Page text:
A year ago, six female Nobel laureates set out on a nine-day trek across Alberta and British Columbia to find out how Canada’s tar sands expansion is uniquely impacting the lives of women.
The resulting 44-page report [PDF], “Breaking Ground: Women, Oil and Climate Change in Alberta and British Columbia,” contains stories curated from meetings with more than 200 women in 13 communities directly impacted by the tar sands.
“While people look at the environment and climate change — the health of our planet overall — very few look at it from the perspective of women,” said Jody Williams, the leader of the mission and the 2007 recipient of the Nobel Peace Prize for her work to ban landmines. “And as with many crises the world over, it’s the women and children who suffer the most when their environment is destroyed.”
The report looks at how tar sands expansion is impacting the environment, health and the social fabric of communities and contains some disturbing anecdotes.
“Women and their communities feel their concerns are ignored,” the authors wrote, “or worse, they are deemed enemies of the state, facing violence and ostracism for asking difficult questions.”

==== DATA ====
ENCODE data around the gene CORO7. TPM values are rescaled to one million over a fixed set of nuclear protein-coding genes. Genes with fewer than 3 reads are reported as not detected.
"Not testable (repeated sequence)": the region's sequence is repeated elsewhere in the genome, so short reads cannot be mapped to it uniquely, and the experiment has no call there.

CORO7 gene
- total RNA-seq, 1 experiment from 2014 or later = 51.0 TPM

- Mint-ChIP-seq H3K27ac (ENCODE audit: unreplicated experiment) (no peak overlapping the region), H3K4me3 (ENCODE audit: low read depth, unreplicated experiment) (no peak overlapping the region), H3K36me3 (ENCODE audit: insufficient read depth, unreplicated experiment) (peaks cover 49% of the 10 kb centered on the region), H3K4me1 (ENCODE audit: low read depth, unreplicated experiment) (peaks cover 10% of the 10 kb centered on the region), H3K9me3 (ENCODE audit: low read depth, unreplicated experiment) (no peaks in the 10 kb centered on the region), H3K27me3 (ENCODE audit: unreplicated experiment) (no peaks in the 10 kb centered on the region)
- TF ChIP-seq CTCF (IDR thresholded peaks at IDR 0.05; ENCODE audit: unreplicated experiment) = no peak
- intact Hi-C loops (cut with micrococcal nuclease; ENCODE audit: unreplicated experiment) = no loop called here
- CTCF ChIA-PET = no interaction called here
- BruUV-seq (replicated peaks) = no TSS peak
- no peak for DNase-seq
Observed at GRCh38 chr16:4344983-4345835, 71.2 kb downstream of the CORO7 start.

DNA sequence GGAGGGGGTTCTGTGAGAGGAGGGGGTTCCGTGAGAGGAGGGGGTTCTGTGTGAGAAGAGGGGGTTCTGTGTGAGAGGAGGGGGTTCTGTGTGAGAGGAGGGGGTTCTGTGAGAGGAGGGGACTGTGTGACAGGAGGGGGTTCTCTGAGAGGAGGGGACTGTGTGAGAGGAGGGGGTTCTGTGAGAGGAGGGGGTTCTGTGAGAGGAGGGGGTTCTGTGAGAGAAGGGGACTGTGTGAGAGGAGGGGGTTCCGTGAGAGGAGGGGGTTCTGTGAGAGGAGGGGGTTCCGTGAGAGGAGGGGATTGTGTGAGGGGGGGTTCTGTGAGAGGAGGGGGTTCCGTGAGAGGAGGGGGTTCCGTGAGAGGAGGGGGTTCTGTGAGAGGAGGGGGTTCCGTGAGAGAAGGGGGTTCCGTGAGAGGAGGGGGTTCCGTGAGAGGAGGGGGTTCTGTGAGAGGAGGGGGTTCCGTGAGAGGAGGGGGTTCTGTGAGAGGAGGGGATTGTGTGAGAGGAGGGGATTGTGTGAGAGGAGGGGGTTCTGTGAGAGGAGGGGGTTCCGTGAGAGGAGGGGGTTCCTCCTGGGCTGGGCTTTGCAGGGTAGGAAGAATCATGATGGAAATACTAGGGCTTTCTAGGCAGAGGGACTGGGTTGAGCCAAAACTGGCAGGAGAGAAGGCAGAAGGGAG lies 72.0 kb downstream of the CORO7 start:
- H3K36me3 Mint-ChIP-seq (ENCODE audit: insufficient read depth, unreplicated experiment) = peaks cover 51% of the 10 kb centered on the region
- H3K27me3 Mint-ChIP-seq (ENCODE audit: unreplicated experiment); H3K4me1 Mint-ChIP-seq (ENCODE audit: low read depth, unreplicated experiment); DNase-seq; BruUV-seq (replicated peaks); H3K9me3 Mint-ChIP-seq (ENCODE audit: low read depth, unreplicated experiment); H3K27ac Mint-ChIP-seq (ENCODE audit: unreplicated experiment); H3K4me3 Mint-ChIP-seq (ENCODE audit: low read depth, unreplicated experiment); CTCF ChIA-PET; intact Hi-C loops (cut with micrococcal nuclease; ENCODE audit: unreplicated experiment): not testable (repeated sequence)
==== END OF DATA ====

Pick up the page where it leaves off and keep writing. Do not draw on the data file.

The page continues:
The expansion of the tar sands industry is happening more quickly than most epidemiological studies can be conducted, but higher rates of cancer have been confirmed in some communities. Still, many in the path of the tar sands have been pushed to sign non-disclosure agreements and the government encourages scientists and doctors to refrain from engaging with the public.
“Our livelihood, our traditional way of life has been taken away from us,” said Celina Harpe, an Elder of Fort McKay, Alberta. “We can’t use the river water, we can’t eat the fish, we can’t go hunting anymore.”
With a loss of livelihood comes a loss of options and the report details how many people feel forced into working for the very industry that threatens their way of life.
In the report, Crystal Lameman of the Beaver Lake Cree speaks out about the impacts of the tar sands and how her husband quit his industry job in order to uphold his values as an indigenous person. But, she said, after a few months of unemployment, he was forced to return. “He had to give up who he is as an indigenous person so he can feed his family, while I stand here and tell you how wrong it is,” she told the delegation. “This is the reality of the oil sands.”
Though there is the option to challenge unjust practices in court, legal fees are often prohibitive. Still, women are finding other routes. Canadians from tar sands communities are traveling abroad to spread their stories. People are independently gathering evidence of environmental, physical, and social harm — and launching movements like Idle No More.
The “Breaking Ground” report ends with such stories of hope for the future. Despite what many women say are industry and government efforts at division, those working to stop tar sands impacts have only become more united.
Watch a video report of the Nobel Women's Initiative trip to the tar sands:
Photo of Crystal Lameman courtesy of Nobel Womens Initiative